shock and awe
aCore Data Science Team, Facebook, Inc., Menlo Park, CA 94025;
bCenter for Tobacco Control Research and Education, University of California, San Francisco, CA 94143; and
Departments of cCommunication and
dInformation Science, Cornell University, Ithaca, NY 14853
Edited by Susan T. Fiske, Princeton University, Princeton, NJ, and approved March 25, 2014 (received for review October 23, 2013)
We show, via a massive (N = 689,003) experiment on Facebook, that emotional states can be transferred to others via emotional contagion, leading people to experience the same emotions without their awareness. We provide experimental evidence that emotional contagion occurs without direct interaction between people (exposure to a friend expressing an emotion is sufficient), and in the complete absence of nonverbal cues.
Emotional states can be transferred to others via emotional contagion, leading people to experience the same emotions without their awareness. Emotional contagion is well established in laboratory experiments, with people transferring positive and negative emotions to others. Data from a large real-world social network, collected over a 20-y period suggests that longer-lasting moods (e.g., depression, happiness) can be transferred through networks [Fowler JH, Christakis NA (2008) BMJ 337:a2338], although the results are controversial. In an experiment with people who use Facebook, we test whether emotional contagion occurs outside of in-person interaction between individuals by reducing the amount of emotional content in the News Feed. When positive expressions were reduced, people produced fewer positive posts and more negative posts; when negative expressions were reduced, the opposite pattern occurred. These results indicate that emotions expressed by others on Facebook influence our own emotions, constituting experimental evidence for massive-scale contagion via social networks. This work also suggests that, in contrast to prevailing assumptions, in-person interaction and nonverbal cues are not strictly necessary for emotional contagion, and that the observation of others’ positive experiences constitutes a positive experience for people.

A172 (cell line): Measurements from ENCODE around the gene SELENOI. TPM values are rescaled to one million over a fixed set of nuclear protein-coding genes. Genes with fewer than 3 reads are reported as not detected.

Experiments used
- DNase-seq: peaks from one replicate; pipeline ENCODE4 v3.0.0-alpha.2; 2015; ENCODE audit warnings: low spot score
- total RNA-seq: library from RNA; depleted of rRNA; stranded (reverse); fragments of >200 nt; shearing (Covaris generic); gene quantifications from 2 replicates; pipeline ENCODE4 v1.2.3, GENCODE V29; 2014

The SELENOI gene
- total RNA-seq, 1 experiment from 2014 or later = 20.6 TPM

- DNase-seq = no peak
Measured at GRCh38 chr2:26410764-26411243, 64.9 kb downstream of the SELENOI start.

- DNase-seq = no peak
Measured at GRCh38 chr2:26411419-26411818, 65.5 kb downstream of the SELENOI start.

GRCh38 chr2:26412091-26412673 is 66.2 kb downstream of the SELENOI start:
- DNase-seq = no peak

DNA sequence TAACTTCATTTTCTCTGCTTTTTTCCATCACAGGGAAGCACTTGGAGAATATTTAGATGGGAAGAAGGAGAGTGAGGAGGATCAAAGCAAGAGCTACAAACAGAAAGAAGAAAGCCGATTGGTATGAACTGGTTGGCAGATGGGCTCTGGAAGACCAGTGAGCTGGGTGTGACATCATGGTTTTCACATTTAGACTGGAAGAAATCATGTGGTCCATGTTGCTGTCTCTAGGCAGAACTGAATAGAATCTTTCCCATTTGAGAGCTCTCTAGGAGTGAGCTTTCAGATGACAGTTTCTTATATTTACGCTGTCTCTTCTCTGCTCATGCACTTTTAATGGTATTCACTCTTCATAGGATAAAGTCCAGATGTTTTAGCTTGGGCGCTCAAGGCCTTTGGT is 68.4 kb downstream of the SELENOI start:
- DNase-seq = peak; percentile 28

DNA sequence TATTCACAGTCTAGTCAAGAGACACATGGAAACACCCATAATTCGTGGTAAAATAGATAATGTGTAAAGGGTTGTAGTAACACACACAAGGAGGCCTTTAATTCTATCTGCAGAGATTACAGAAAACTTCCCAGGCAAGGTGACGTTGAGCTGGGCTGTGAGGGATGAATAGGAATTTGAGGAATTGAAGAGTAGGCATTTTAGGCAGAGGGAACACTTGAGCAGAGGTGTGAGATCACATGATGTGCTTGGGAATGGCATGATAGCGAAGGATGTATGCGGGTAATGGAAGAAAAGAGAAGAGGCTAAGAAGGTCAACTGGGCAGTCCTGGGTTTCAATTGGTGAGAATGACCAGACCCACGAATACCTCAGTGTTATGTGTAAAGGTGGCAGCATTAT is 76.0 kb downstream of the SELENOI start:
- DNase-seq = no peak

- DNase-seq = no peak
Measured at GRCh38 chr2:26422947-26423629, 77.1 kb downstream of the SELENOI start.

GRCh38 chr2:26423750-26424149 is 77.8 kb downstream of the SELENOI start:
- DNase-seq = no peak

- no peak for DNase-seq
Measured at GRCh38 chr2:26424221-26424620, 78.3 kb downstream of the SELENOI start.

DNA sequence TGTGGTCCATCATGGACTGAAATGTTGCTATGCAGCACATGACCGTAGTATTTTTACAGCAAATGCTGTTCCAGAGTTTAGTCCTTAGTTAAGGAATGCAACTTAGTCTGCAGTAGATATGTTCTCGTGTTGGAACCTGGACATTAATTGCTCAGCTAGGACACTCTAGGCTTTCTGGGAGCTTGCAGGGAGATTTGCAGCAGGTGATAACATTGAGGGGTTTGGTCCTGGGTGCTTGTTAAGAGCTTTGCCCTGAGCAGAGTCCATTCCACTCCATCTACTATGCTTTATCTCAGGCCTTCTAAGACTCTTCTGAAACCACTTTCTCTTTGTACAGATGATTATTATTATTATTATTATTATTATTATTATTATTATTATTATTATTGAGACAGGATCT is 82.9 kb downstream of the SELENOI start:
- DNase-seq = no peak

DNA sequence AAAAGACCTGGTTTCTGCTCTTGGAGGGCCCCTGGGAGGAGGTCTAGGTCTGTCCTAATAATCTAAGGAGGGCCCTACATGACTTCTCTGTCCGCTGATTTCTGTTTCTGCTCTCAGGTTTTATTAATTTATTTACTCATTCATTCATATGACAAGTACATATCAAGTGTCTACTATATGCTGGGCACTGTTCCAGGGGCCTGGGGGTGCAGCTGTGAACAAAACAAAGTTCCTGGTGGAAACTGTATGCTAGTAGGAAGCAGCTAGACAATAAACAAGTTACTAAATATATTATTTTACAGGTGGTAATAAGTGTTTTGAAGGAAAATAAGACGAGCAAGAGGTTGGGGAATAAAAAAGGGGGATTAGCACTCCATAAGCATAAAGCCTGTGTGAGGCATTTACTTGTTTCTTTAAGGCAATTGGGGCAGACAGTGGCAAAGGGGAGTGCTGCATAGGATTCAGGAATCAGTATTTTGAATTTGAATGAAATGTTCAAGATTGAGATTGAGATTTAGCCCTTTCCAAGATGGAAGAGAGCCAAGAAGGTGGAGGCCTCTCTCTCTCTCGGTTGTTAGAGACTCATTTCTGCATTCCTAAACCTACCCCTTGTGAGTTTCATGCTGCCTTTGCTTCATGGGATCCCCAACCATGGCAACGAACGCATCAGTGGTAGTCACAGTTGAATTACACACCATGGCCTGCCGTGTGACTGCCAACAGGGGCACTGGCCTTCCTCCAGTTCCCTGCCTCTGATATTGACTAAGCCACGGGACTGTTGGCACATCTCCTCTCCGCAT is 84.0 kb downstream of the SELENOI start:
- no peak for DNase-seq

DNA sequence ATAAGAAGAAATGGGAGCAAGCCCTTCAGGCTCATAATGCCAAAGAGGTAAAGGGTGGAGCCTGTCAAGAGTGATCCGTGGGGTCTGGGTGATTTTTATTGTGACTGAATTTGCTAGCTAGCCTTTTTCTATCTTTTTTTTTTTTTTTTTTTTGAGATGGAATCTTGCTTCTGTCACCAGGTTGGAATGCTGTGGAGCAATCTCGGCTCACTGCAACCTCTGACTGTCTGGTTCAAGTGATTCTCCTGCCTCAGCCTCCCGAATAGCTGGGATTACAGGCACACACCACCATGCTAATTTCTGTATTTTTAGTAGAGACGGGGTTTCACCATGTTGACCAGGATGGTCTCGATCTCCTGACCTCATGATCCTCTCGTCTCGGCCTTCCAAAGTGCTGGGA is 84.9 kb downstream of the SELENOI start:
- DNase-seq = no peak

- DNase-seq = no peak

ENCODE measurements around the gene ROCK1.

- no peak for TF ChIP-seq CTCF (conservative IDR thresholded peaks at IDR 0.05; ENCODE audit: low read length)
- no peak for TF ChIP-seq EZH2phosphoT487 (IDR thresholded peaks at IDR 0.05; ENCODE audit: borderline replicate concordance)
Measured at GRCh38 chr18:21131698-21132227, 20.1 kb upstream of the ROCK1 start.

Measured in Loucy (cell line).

Full Text: http://www.pnas.org/content/111/24/8788.full
via Huffington Post
"Donald Rumsfeld has a few regrets -- but not many.
In his upcoming memoir "Known And Unknown," the Bush-era Pentagon chief lists some of them: claiming that the U.S. knew the location of Iraqi WMDs, not authorizing more troops after the invasion of Iraq, and not quitting after the Abu Ghraib detainee abuse scandal.
But for the most part, Rumsfeld remains defiantly self-righteous about his tenure as Bush's Defense Secretary -- defending his often-criticized decisions and blaming almost everyone else for mistakes that were made -- in the 800-page book, a copy of which was obtained by The Huffington Post. Notably missing from the book is any mention of Pat Tillman, the football star turned soldier whose death by friendly fire was covered up by the Pentagon.
This is Part 6 of "The Logical Reconstruction of Reality." Parts 1-5 (and the rest of this part) can be accessed at http://www.mdmorrissey.info/title.
I want to elaborate somewhat on the idea of transparent conspiracy (see part 3), lest the idea seem too big to chew. It is chewable, but it takes a little work. Even though I have been chewing on it for some time, I am only now arriving at the conclusion, as I pointed out in part 4, that the theory is correct.
First of all, let's give it a name that will itself be more transpaent: MITOP. We are familiar with LIHOP (Let It Happen On Purpose) and MIHOP (Made It Happen On Purpose). Now we have "Made It Transparent On Purpose."
What do so many people now think 9/11 was an inside job? Because there are so many reasons to think so? Yes--for all of those reasons, and for one more that not so many people may have thought of: we are supposed to think so. The perpetrators, the people on the inside (Orwell's "Inner Party") want us to think so.